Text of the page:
(RxWiki News) Ductal carcinoma in situ (DCIS) is the earliest form of breast cancer. Abnormal cells are found inside the milk duct of the breast. Unlike invasive breast cancers, ductal carcinoma in situ has not spread beyond the duct.
Researchers recently learned that radiation after DCIS surgery significantly lowered the chances of the disease returning or becoming invasive.
Radiotherapy, however, did not affect survival, the researchers found.
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This study’s researchers were directed by Nina Bijker, MD, PhD, a physician scientist in the Department of Radiology at the Academic Medical Center in Amsterdam, the Netherlands.
Due to mammography, the rate of DCIS diagnoses has increased dramatically in the past few decades, going from 5.8 cases per 100,000 in 1975 to 32.5 per 100,000 in 2004.
Today, it’s estimated that DCIS makes up as much as 30 percent of the breast cancers detected by mammography.
Treating DCIS typically involves breast conserving surgery in which only the tumor and surrounding tissue are removed. Radiation therapy usually follows surgery to kill any remaining cancer cells and to decrease the chances of recurrence (return).
For this study, the researchers analyzed the long-term impact of radiotherapy on local recurrence and survival in DCIS patients treated with breast conserving surgery.
The researchers conducted a follow-up of the European Organization for Research and Treatment of Cancer 10853 trial in which DCIS patients were randomly assigned to receive radiotherapy following surgery or no further treatment.
Between 1986 and 1996, a total of 1,010 women with DCIS were recruited, with 507 assigned to the radiotherapy group and 503 assigned to receive no more treatment.
The median follow-up was 15.8 years.
During the follow-up, 234 patients had a local recurrence, meaning cancer returned to the same breast; 48 percent of these recurrences were DCIS and 52 percent were invasive breast cancer.
Local recurrence occurred in 149 (30 percent) of the women who did not have adjuvant (after surgery) radiotherapy, compared to 85 (17 percent) of women who did receive radiotherapy.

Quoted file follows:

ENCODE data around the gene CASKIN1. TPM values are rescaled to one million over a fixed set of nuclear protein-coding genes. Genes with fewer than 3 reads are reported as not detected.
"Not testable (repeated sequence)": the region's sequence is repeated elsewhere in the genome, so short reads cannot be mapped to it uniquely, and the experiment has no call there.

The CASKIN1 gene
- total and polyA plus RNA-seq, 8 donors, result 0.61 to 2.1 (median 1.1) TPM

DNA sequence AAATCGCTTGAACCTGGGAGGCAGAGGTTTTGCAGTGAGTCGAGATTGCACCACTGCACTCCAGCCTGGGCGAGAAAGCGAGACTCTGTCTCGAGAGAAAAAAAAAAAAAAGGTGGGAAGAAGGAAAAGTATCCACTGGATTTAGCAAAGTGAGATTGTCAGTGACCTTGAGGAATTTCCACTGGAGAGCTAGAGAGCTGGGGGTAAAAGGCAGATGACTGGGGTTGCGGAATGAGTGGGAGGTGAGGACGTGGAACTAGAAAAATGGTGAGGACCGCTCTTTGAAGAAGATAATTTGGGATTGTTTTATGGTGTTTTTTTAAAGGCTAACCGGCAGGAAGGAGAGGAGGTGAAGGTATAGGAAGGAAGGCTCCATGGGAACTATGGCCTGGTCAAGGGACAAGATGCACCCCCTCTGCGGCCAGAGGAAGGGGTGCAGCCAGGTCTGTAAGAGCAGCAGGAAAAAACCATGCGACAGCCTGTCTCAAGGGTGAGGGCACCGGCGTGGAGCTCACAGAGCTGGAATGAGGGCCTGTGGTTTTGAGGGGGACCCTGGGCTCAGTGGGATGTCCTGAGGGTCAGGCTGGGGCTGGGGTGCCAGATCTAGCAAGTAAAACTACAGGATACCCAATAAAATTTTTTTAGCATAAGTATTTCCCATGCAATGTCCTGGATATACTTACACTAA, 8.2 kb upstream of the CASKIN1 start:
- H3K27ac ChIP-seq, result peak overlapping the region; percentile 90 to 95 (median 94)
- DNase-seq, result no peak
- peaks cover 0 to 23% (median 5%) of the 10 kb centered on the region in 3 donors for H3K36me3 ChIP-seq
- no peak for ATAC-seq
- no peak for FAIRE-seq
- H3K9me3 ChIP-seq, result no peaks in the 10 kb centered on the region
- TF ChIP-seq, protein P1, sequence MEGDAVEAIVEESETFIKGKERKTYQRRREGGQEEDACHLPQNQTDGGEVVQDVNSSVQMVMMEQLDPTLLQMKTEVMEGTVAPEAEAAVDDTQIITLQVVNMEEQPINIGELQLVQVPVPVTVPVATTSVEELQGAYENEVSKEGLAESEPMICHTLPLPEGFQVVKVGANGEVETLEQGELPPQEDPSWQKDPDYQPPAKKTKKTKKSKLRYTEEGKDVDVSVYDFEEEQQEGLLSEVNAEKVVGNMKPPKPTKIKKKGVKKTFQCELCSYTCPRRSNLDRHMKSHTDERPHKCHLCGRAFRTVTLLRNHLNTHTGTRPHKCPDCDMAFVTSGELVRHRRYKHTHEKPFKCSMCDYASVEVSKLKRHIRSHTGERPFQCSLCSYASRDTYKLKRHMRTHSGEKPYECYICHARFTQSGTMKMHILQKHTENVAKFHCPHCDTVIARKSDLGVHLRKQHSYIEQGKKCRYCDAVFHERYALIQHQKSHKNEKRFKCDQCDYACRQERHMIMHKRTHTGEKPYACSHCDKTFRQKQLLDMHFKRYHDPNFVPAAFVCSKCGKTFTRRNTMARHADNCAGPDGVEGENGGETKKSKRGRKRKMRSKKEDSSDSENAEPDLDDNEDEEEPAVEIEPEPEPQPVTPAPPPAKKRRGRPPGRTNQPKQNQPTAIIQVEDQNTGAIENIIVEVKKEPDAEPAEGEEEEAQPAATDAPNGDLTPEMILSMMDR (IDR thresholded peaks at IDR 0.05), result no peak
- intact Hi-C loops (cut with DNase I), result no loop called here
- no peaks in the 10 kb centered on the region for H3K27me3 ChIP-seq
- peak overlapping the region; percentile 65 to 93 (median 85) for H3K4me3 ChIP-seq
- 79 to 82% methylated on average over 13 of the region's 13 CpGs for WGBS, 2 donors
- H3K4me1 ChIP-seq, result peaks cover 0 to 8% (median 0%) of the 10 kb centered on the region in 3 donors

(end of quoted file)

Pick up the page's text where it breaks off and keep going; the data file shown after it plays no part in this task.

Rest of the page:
These figures show that women with DCIS who were treated with radiotherapy had nearly half (48 percent lower) the risk of seeing their cancer return as women who did not undergo radiation treatment.
The researchers also found that after 15 years, 90 percent of participants who had radiation did not have a recurrence, compared to 69 percent of the women who weren’t treated with adjuvant radiotherapy.
The 15-year invasive local recurrence-free survival was 90 percent for the women in the radiotherapy group and 84 percent for the untreated women.
Radiotherapy did not impact survival rates, the researchers discovered.
The 15-year breast cancer-specific survival was 95 percent in the untreated group and 96 percent in the radiation group.
Overall survival was similar as well. At 15 years, 90 percent of the women who did not receive radiation were still alive, as were 88 percent of the patients who did have radiotherapy.
Women in the radiation group who had recurrences had a lower rate of mastectomy (removal of breast) than did women who weren’t treated with radiotherapy (13 percent versus 19 percent, respectively).
David Horvick, MD, a radiation oncologist with 21st Century Oncology of New Jersey who was not involved in this study, told dailyRx News, “This large study with long-term follow-up shows that radiation therapy after lumpectomy for DCIS cuts the risk of recurrence of cancer in half. Radiation was effective is all subgroups and, also, decreased the risk of invasive recurrences and decreased the need for salvage mastectomies [performed after a cancer recurrence]."
This study was published November 10 in the Journal of Clinical Oncology.
The research was supported by a donation from the Kankerbestrijding/KWF from the Netherlands through the EORTC Charitable Trust.
The authors indicated no potential conflicts of interest.